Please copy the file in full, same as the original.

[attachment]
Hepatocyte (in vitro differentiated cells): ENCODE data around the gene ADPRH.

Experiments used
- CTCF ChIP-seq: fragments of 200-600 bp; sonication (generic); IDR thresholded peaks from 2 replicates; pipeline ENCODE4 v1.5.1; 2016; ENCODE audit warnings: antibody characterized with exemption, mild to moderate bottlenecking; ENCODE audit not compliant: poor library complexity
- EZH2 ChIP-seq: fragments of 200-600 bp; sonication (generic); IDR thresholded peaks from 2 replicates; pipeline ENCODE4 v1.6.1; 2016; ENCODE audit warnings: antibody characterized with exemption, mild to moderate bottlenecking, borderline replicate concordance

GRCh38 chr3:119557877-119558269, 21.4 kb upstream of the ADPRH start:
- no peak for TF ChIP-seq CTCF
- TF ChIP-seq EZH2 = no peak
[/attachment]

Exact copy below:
Hepatocyte (in vitro differentiated cells): ENCODE data around the gene ADPRH.

Experiments used
- CTCF ChIP-seq: fragments of 200-600 bp; sonication (generic); IDR thresholded peaks from 2 replicates; pipeline ENCODE4 v1.5.1; 2016; ENCODE audit warnings: antibody characterized with exemption, mild to moderate bottlenecking; ENCODE audit not compliant: poor library complexity
- EZH2 ChIP-seq: fragments of 200-600 bp; sonication (generic); IDR thresholded peaks from 2 replicates; pipeline ENCODE4 v1.6.1; 2016; ENCODE audit warnings: antibody characterized with exemption, mild to moderate bottlenecking, borderline replicate concordance

GRCh38 chr3:119557877-119558269, 21.4 kb upstream of the ADPRH start:
- no peak for TF ChIP-seq CTCF
- TF ChIP-seq EZH2 = no peak